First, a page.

Quit Claim Deed, Trust to Individual, California

Author Message
Robert the lessor

Guest







Post Posted: Tue Jan 26, 2010 6:09 pm    Post subject: Quit Claim Deed, Trust to Individual, California
Like
Dislike

I am the successor trustee for a living revocable trust and am seeking to follow the instructions of the trust with regard to a specific property.

The trust owns a partial interest in this property (a condo) that also belongs to an individual beneficiary. So both the deed shows both the trust and the individual own this property.

The terms of the trust state that the beneficiary is to receive the trust's portion of the property, upon the death of the surviving trustor. The intent is that the beneficiary should then be the sole owner of the property.

There are no notes or lenders associated with the deed.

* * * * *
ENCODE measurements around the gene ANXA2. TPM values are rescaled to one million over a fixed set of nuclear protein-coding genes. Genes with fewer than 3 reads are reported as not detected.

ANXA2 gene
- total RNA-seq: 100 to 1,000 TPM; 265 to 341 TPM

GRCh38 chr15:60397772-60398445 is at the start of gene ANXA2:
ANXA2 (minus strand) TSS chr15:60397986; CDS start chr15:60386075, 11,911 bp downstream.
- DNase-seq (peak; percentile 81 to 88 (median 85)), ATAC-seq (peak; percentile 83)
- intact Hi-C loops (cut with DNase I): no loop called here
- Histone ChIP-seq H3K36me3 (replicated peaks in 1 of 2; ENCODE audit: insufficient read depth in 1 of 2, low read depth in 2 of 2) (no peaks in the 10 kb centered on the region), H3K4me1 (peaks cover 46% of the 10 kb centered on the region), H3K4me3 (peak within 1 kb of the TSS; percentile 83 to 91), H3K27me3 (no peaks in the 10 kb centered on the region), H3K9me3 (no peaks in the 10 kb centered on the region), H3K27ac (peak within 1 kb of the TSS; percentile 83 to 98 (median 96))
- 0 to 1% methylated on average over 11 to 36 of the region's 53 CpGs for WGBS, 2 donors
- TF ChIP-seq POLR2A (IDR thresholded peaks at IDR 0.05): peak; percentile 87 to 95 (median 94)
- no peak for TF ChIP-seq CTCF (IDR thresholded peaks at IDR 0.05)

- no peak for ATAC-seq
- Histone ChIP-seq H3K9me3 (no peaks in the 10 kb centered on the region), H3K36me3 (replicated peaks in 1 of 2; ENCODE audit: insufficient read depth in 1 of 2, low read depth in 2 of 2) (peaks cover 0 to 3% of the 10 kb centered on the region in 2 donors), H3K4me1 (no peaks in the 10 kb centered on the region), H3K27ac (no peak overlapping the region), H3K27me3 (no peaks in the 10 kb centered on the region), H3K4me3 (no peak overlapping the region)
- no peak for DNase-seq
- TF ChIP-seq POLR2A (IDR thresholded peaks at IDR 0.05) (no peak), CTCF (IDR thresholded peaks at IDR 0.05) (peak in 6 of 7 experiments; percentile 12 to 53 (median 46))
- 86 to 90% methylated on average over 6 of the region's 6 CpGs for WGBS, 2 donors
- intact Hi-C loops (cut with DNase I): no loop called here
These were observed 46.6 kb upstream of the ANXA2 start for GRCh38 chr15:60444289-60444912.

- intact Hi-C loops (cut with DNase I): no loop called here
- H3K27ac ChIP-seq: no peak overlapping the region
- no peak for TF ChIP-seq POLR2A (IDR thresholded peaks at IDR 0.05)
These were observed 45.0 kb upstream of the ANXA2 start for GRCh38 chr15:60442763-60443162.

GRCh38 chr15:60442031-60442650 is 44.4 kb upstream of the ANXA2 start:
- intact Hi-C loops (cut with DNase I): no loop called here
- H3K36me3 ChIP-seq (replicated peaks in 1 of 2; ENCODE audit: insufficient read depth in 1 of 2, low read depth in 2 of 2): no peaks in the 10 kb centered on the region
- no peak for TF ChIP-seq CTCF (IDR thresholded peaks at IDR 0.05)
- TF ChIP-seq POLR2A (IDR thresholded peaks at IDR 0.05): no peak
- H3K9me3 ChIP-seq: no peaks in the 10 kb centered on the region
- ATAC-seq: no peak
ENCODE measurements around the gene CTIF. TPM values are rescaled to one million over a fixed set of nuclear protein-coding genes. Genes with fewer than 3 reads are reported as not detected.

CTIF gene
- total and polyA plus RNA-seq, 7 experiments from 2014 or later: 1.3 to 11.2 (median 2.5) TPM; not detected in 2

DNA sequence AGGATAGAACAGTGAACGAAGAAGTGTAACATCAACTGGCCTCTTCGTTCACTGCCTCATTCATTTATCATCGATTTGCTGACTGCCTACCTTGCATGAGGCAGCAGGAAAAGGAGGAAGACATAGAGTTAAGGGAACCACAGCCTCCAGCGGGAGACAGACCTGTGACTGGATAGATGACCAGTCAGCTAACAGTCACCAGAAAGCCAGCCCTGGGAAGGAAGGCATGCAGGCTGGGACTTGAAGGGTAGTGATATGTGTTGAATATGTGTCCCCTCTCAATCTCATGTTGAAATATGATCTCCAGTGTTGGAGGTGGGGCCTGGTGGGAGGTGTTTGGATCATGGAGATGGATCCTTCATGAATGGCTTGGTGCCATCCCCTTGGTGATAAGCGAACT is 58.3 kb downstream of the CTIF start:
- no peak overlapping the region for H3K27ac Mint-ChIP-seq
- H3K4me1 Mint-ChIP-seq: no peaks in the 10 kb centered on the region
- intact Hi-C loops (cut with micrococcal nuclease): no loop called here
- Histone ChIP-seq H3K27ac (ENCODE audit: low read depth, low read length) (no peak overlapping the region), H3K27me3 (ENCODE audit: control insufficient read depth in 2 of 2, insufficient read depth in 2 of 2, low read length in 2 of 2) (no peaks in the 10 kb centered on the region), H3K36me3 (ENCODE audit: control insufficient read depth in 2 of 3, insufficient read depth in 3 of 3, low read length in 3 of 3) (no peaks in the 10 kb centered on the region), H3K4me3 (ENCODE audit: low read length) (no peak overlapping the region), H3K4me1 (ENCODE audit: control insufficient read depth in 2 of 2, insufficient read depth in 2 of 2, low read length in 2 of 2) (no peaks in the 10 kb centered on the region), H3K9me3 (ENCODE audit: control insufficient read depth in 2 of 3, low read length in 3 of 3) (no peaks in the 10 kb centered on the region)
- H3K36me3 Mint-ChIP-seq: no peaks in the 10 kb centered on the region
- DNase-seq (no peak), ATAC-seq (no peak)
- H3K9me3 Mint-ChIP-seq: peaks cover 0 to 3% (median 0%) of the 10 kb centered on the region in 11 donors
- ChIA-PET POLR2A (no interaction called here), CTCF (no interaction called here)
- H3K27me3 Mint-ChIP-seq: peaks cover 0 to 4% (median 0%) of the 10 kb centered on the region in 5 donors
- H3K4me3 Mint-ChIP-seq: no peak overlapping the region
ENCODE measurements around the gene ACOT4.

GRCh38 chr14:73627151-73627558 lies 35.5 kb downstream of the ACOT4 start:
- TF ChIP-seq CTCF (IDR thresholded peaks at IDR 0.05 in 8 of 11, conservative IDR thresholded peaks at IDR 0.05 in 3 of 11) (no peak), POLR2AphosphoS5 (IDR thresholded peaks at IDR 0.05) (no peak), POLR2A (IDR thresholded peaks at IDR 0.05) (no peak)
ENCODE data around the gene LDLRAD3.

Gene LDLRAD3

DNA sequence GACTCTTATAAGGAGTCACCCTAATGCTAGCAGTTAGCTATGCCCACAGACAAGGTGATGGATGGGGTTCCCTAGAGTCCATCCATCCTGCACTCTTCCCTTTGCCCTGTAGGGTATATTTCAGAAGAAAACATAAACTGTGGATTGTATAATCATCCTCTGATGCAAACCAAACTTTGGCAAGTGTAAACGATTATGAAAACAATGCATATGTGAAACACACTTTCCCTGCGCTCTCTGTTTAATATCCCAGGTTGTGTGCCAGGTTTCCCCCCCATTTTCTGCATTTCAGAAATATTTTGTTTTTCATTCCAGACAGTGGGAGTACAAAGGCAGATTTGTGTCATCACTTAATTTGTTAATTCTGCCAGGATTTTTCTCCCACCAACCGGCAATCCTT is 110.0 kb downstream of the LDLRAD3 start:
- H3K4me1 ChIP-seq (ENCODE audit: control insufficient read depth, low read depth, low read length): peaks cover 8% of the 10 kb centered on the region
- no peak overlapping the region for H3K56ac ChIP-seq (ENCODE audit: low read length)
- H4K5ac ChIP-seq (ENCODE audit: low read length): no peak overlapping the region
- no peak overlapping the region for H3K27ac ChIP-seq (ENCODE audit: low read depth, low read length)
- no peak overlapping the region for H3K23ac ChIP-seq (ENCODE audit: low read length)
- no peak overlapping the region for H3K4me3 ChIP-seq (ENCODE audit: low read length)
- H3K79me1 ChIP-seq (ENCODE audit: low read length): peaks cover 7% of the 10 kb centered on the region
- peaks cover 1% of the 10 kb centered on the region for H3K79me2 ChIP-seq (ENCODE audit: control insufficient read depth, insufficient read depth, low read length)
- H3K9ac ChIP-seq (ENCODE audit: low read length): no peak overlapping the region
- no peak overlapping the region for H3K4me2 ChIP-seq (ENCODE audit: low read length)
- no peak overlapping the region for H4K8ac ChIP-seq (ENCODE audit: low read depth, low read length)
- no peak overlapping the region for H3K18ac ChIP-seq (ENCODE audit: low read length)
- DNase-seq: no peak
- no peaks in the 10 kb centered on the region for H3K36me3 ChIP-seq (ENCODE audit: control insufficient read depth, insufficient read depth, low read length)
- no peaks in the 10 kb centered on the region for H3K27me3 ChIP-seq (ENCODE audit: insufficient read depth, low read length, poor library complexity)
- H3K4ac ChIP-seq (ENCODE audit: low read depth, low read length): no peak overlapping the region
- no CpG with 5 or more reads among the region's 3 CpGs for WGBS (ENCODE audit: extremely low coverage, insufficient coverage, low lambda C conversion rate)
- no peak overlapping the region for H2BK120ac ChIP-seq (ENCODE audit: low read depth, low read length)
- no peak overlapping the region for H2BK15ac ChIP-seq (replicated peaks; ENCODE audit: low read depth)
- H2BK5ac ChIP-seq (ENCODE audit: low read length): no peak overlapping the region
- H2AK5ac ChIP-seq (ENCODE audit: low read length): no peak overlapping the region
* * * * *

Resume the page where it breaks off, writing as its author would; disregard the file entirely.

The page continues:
Is there a special rendition of the Quit Claim Deed need to accomplish this?
(for instance - this is an inheritance, so there is no consideration of value exchanged).

Thank you.
Robert

_________________
Need help choosing the right loan? Get free consultation from community lenders/consultant
Icon Mini Profile jameshogg
jameshogg




Joined: 20 Dec 2005

Posts: 12157
Location: Nevada
1221.05 Dollars($)
Post Posted: Tue Jan 26, 2010 8:10 pm    Post subject:
Like
Dislike

Hi Robert,

This is a legal issue and I would suggest you to contact your real estate attorney in this matter. He would let you know whether or not you would be able to accomplish this with the help of a quit claim deed.

Thanks
Robert the lessor

Guest







Post Posted: Tue Jan 26, 2010 9:37 pm    Post subject: Quit Claim Deed, Trust to Individual, California
Like
Dislike

Thank you kindly for your consideration. I'll certainly consider the use of an attorney. But perhaps I muddied the waters a bit much.
Boiled down to the essential elements, there are 2 trusted parties on a deed and one needs to be removed. I believe that can be accomplished with a Quit Claim deed. Does anyone know of any potential pitfalls with that approach? It doesn't seem like it should be that complicated just because one of the parties is a trust.
Any thoughts?
All times are GMT - 7 Hours
Page 1 of 1

 

Page loaded in 0.433 seconds.